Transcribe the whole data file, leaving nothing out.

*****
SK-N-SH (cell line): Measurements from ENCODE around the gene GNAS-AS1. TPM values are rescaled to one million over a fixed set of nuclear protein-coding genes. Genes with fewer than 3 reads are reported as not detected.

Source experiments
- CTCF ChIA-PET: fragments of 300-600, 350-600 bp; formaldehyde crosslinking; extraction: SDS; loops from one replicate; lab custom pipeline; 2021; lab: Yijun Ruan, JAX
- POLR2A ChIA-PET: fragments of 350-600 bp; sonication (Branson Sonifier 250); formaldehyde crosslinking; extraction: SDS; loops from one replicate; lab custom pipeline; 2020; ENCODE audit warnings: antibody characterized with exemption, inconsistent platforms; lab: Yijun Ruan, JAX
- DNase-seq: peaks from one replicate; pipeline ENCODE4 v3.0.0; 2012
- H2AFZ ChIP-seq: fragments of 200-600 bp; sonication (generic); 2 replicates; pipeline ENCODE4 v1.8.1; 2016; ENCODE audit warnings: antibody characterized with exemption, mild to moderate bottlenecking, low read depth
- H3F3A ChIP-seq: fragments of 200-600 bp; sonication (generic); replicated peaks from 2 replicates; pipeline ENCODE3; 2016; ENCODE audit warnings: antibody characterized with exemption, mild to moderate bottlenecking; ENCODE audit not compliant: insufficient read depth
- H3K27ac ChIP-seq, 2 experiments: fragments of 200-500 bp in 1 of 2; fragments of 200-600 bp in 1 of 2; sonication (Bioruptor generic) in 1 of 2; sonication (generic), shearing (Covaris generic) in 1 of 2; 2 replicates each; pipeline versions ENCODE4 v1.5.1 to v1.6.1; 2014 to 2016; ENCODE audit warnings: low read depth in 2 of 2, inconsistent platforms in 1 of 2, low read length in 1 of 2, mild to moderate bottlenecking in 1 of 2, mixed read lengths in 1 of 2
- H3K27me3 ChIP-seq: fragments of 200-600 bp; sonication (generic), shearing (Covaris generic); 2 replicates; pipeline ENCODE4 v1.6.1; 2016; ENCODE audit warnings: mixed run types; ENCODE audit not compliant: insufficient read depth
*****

SK-N-SH (cell line): Measurements from ENCODE around the gene GNAS-AS1. TPM values are rescaled to one million over a fixed set of nuclear protein-coding genes. Genes with fewer than 3 reads are reported as not detected.

Source experiments
- CTCF ChIA-PET: fragments of 300-600, 350-600 bp; formaldehyde crosslinking; extraction: SDS; loops from one replicate; lab custom pipeline; 2021; lab: Yijun Ruan, JAX
- POLR2A ChIA-PET: fragments of 350-600 bp; sonication (Branson Sonifier 250); formaldehyde crosslinking; extraction: SDS; loops from one replicate; lab custom pipeline; 2020; ENCODE audit warnings: antibody characterized with exemption, inconsistent platforms; lab: Yijun Ruan, JAX
- DNase-seq: peaks from one replicate; pipeline ENCODE4 v3.0.0; 2012
- H2AFZ ChIP-seq: fragments of 200-600 bp; sonication (generic); 2 replicates; pipeline ENCODE4 v1.8.1; 2016; ENCODE audit warnings: antibody characterized with exemption, mild to moderate bottlenecking, low read depth
- H3F3A ChIP-seq: fragments of 200-600 bp; sonication (generic); replicated peaks from 2 replicates; pipeline ENCODE3; 2016; ENCODE audit warnings: antibody characterized with exemption, mild to moderate bottlenecking; ENCODE audit not compliant: insufficient read depth
- H3K27ac ChIP-seq, 2 experiments: fragments of 200-500 bp in 1 of 2; fragments of 200-600 bp in 1 of 2; sonication (Bioruptor generic) in 1 of 2; sonication (generic), shearing (Covaris generic) in 1 of 2; 2 replicates each; pipeline versions ENCODE4 v1.5.1 to v1.6.1; 2014 to 2016; ENCODE audit warnings: low read depth in 2 of 2, inconsistent platforms in 1 of 2, low read length in 1 of 2, mild to moderate bottlenecking in 1 of 2, mixed read lengths in 1 of 2
- H3K27me3 ChIP-seq: fragments of 200-600 bp; sonication (generic), shearing (Covaris generic); 2 replicates; pipeline ENCODE4 v1.6.1; 2016; ENCODE audit warnings: mixed run types; ENCODE audit not compliant: insufficient read depth